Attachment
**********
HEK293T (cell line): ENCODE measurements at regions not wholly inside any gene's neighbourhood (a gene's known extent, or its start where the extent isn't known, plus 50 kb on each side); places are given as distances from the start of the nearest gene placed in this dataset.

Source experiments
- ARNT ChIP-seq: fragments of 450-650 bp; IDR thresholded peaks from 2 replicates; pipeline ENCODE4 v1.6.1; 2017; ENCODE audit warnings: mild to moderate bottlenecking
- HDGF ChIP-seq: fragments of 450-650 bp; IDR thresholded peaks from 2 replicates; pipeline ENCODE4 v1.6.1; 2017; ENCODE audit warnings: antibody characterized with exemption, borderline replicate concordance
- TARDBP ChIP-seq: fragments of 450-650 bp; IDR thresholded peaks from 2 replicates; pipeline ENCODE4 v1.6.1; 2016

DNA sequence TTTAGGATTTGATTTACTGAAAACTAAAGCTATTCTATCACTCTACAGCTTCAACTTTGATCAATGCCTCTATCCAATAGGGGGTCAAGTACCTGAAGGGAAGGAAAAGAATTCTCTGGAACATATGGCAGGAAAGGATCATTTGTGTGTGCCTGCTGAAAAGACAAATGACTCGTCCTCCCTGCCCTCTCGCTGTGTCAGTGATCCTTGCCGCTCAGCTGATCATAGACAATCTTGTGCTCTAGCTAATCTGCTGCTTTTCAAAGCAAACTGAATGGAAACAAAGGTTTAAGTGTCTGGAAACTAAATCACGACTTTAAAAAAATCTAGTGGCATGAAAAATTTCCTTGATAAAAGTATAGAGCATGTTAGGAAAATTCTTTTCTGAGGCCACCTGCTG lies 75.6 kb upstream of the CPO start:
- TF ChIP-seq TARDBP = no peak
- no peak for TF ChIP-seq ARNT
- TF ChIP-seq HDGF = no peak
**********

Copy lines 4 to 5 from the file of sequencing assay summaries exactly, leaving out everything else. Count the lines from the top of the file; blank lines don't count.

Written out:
- HDGF ChIP-seq: fragments of 450-650 bp; IDR thresholded peaks from 2 replicates; pipeline ENCODE4 v1.6.1; 2017; ENCODE audit warnings: antibody characterized with exemption, borderline replicate concordance
- TARDBP ChIP-seq: fragments of 450-650 bp; IDR thresholded peaks from 2 replicates; pipeline ENCODE4 v1.6.1; 2016